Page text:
Judge Blasts DeVos’ Sweeping Denials of Student Loan Relief Claims as ‘Disturbingly Kafkaesque’ | Politico
A federal judge scrapped a settlement Tuesday over the Trump administration’s slow processing of loan forgiveness for borrowers who have accused their colleges of fraud, ruling that Education Secretary Betsy DeVos undermined the deal.
Judge Slams DeVos For Blanket Denials Of Student Loan Forgiveness, Cites “Irreparable Harm” To Borrowers | Forbes
A federal judge issued a scathing rebuke to Education Secretary Betsy DeVos for issuing mass denials of student loan forgiveness applications. “The Secretary’s new perfunctory denial notices… contradict her original justification for delay, raise substantial questions under [federal law], and may impose irreparable harm upon the class of student-loan borrowers,” Judge William Alsup, of the U.S. District Court in the Northern District of California, wrote in his decision yesterday.
Defrauded Students Slam DOE’s Loan Relief ‘Blanket Denial’ | Law360
Student loan borrowers defrauded by “predatory” for-profit colleges and seeking relief from crippling debt delivered heartfelt pleas to a California federal judge during a settlement fairness hearing Thursday, seeking assurance that a U.S. Department of Education deal with 170,000 borrowers ends its “smothering blanket denial” of long-awaited loan forgiveness requests.
35,000 Former ITT Tech Students Could See $330 Million in Private Loans Erased with New Settlement | Yahoo Finance
A new settlement related to the now-defunct for-profit school ITT Technical Institute would erase $330 million in privately-held student loan debt owed by around 35,000 former ITT students.
Lawsuit Against Student Loan Giant Navient Will Test Limits of Private Debt Discharge | Yahoo Finance
A former student at the now-defunct ITT Technical Institute and his mother are suing student loan giant Navient (NAVI) over the company’s refusal to cancel his private student loans despite the U.S. government erasing thousands of federal student loans related to the notorious for-profit school. The case could set a precedent for defrauded borrowers seeking relief from privately-held loans (as opposed to federally-backed loans).
Scammed Student Sues Navient, Asking for Cancellation of Debt he Took on to Attend For-Profit College | MarketWatch
For roughly a decade, Jorge Villalba has been contending with student debt that he believes — and the government has confirmed — he was illegally misled into borrowing. Villalba, 39, attended ITT Technical Institutes, a major for-profit college chain, from 2006 to 2010. Just six years after he graduated, ITT filed for bankruptcy, amid allegations the school used misleading job placement and graduation rates to convince students to sign up for classes and take on the loans that would pay for them.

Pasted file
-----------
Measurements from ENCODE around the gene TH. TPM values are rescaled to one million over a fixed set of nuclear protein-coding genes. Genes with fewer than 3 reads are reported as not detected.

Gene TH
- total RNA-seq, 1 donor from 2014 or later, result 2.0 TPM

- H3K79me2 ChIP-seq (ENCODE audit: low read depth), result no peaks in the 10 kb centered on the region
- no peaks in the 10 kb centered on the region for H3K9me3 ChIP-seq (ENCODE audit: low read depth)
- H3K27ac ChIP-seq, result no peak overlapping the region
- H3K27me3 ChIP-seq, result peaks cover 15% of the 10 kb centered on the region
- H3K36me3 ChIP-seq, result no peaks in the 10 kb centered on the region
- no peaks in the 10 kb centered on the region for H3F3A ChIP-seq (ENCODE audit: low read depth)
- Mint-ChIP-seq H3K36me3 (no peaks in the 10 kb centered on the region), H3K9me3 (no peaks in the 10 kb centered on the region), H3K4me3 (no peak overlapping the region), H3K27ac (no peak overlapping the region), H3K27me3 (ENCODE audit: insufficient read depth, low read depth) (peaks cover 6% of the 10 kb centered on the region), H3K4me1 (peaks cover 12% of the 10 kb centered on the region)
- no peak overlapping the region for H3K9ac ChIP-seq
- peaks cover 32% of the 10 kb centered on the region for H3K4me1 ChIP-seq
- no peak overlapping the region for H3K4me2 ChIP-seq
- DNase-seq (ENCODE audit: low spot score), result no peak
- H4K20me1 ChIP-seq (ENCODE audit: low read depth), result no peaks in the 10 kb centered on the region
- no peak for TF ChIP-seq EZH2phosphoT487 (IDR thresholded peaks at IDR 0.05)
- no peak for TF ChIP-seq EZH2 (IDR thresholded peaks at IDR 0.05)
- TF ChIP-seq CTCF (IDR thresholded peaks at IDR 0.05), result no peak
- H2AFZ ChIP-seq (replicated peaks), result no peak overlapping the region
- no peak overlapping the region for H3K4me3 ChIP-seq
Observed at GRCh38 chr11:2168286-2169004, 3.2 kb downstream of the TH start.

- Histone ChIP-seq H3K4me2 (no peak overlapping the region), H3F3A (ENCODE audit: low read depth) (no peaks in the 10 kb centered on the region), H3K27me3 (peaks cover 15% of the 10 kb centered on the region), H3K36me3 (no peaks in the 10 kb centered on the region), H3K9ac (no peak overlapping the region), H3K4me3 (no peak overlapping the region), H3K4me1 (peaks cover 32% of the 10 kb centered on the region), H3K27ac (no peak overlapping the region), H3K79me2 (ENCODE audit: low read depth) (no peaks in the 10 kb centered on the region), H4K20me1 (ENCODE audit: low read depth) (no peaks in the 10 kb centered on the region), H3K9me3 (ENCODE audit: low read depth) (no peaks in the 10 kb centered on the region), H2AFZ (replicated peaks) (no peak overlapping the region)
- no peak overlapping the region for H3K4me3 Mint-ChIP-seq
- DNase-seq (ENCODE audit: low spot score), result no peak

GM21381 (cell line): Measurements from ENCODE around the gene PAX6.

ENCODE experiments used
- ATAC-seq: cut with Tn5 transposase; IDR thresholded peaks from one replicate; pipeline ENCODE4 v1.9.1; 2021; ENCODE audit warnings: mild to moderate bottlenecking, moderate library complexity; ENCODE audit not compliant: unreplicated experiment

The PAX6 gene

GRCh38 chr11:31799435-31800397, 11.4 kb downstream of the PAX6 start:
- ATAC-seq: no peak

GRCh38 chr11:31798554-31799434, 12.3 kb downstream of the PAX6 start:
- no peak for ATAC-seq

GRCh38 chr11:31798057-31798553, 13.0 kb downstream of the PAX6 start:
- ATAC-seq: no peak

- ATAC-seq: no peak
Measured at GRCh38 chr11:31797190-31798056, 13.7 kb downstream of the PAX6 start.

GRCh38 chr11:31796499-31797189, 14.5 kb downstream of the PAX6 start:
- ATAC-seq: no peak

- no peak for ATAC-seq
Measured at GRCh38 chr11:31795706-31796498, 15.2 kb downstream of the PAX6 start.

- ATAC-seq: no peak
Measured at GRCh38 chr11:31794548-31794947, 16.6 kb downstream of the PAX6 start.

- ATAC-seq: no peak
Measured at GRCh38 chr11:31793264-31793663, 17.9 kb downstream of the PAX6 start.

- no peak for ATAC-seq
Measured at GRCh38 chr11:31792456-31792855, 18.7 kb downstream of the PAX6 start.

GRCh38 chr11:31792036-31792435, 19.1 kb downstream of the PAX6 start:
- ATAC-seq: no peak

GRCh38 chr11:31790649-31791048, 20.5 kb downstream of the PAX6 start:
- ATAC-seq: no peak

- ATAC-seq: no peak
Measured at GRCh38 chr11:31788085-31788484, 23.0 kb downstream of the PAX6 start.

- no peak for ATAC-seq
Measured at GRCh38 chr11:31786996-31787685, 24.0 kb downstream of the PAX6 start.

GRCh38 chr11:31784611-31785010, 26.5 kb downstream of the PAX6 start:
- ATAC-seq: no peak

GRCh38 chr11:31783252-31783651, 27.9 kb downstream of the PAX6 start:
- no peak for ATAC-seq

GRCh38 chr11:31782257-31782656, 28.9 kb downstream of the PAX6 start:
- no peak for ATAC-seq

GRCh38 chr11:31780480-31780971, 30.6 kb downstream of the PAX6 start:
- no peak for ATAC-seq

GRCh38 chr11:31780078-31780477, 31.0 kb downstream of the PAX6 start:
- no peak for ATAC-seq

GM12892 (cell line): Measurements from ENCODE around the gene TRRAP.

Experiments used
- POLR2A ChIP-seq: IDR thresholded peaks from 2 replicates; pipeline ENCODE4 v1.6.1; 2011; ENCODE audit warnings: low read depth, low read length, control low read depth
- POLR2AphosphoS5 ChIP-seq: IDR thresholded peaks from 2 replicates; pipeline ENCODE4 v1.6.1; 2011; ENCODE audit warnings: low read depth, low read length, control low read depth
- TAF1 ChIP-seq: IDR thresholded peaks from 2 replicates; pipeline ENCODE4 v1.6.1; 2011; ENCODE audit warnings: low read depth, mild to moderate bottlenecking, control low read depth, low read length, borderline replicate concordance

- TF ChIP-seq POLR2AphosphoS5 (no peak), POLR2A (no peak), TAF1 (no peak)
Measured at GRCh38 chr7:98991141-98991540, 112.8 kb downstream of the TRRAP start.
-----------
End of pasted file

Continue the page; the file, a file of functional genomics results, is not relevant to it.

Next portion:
Former ITT Student Sues Navient For Student Loan Forgiveness | Forbes
Today, a new lawsuit was filed against Navient, the student loan servicer formerly known as Sallie Mae. The suit was filed by the Project on Predatory Student Lending at Harvard Law School on behalf of Jorge and Alicia Villalba.
Trump Administration’s Handling of Stalled Student Debt Relief Claims Threatens Proposed Settlement | Washington Post
A proposed court settlement between the Trump administration and defrauded borrowers is in jeopardy after the administration revealed its widespread denials of requests for student debt cancellation. Ninety-four percent of the debt relief claims the Education Department has processed since reaching the agreement in April have been rejected, the department said in a court filing last week. The federal agency issued 78,400 decisions, of which 4,400 were approved and the remainder denied.
“Attacking the Concept of Debt” | Harvard Magazine
Only a few years ago, Douglas Jones, who worked night shifts as a security guard at a nursing home in Roxbury, was hesitant to spend even $10 more than his typical budget allowed. Payments on his student loan debt were being withdrawn directly from his bank account. If the balance was short—for instance, if Jones hadn’t managed to get 40 hours at his job that week—the bank charged an overdraft fee. The debt had ruined his credit score and he hadn’t had a credit card in years. “They were even taking money I didn’t have,” Jones says. “It was stressing me the hell out.” Along with millions of other Americans, Jones had fallen prey to the for-profit college industry, which is in essence a two-pronged system—federal loans at one end and for-profit schools designed to access those loans at the other.
Defrauded Student Loan Borrowers Win, but Still Lose | New York Times
Education Secretary Betsy DeVos is denying huge batches of relief requests from students whose schools defrauded them. Even those who aren’t denied are getting very little — or sometimes nothing.